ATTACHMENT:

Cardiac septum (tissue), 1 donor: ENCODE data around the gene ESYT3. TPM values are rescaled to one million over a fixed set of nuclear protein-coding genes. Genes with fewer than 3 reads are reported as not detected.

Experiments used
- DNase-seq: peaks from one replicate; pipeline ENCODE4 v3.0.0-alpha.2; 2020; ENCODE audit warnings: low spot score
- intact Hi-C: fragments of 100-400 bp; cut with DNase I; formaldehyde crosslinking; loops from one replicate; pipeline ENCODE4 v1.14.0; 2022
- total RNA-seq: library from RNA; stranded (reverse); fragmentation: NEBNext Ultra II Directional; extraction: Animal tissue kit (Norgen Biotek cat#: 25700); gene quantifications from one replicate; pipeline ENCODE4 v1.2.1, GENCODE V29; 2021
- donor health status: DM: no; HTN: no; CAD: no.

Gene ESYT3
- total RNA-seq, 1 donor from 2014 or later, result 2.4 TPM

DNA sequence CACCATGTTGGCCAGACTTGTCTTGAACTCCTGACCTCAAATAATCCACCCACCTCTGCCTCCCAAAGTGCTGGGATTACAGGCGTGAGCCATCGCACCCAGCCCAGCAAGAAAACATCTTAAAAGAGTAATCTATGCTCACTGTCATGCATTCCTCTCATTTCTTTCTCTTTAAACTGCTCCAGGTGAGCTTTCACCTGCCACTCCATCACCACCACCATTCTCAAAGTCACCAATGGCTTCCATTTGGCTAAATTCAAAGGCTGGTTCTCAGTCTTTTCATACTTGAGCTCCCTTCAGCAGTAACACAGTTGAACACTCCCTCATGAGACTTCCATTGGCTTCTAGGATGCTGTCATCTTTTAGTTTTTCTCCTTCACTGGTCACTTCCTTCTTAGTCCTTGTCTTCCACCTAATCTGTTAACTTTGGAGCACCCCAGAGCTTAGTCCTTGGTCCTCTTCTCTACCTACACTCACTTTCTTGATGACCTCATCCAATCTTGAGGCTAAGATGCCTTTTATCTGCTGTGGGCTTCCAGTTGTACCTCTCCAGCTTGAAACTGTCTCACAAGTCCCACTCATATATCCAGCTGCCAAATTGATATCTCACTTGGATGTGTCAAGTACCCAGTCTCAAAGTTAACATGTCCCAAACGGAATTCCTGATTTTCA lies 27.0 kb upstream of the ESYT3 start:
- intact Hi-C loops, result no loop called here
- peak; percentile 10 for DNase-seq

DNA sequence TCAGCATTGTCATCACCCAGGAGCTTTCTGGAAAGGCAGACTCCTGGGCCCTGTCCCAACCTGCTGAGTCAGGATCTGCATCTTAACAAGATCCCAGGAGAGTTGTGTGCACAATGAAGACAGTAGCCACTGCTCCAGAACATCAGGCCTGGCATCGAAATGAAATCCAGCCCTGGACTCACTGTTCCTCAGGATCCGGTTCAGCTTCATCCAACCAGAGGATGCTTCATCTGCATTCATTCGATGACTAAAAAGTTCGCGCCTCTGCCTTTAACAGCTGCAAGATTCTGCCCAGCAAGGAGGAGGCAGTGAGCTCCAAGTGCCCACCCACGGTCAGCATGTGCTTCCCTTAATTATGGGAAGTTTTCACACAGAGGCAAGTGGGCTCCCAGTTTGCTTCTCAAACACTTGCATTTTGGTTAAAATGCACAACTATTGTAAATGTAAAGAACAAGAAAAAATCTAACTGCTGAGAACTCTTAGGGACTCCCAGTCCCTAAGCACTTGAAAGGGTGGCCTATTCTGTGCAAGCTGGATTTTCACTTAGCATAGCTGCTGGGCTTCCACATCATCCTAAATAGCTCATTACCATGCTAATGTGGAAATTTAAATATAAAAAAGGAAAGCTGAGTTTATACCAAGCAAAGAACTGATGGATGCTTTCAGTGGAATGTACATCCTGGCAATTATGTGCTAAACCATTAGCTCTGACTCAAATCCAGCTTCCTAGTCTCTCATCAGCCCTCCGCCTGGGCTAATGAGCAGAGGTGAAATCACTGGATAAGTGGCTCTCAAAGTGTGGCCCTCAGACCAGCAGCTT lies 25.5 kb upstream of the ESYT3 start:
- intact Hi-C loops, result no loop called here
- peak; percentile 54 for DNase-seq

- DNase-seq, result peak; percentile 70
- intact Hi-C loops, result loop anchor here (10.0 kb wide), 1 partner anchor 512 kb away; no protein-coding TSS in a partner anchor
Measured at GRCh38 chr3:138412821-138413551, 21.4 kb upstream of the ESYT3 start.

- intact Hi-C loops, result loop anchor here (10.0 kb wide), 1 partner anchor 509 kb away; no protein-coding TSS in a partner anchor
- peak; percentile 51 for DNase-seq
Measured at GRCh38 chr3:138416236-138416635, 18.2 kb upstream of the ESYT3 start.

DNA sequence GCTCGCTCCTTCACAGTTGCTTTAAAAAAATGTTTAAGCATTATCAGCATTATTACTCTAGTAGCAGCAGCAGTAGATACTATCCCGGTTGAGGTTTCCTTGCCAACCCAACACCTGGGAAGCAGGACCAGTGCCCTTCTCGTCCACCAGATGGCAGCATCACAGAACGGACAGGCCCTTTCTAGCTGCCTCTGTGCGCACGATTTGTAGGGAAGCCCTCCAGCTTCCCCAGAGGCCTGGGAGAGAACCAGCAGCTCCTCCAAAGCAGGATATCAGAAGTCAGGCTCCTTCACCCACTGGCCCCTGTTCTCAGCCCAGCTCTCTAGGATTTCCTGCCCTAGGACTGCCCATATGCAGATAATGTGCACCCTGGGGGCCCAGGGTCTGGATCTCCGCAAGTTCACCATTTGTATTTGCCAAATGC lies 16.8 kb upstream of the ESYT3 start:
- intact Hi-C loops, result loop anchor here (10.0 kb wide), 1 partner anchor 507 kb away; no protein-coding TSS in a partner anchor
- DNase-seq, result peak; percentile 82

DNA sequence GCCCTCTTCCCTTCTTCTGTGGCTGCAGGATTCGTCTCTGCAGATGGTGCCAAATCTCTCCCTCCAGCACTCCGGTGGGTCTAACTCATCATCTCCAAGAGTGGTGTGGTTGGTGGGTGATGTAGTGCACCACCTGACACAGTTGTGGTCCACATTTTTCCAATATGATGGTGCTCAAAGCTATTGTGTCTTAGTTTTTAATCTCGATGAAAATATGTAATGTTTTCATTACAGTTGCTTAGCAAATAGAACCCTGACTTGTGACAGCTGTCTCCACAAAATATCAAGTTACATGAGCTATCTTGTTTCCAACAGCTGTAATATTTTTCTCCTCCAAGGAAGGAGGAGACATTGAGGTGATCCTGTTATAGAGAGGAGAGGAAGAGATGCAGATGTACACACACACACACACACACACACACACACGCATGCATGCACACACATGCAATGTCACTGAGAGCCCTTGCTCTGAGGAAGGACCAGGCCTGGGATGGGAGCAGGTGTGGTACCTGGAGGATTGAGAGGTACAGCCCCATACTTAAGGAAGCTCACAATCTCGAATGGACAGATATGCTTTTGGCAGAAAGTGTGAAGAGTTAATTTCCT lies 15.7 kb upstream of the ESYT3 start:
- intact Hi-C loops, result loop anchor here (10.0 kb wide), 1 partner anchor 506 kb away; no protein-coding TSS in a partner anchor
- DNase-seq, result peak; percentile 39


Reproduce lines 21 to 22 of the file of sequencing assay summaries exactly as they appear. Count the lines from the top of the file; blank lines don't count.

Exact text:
DNA sequence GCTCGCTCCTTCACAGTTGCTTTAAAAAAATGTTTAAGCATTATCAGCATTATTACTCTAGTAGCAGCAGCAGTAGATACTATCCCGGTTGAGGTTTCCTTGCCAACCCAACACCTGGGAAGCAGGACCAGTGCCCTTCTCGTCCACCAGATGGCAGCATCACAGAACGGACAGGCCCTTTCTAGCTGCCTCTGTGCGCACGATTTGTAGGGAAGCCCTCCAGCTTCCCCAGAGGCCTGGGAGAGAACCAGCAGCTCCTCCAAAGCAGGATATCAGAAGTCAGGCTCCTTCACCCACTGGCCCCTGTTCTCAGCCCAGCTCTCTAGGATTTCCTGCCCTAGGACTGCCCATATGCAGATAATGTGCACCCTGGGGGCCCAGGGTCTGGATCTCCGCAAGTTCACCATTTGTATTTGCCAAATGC lies 16.8 kb upstream of the ESYT3 start:
- intact Hi-C loops, result loop anchor here (10.0 kb wide), 1 partner anchor 507 kb away; no protein-coding TSS in a partner anchor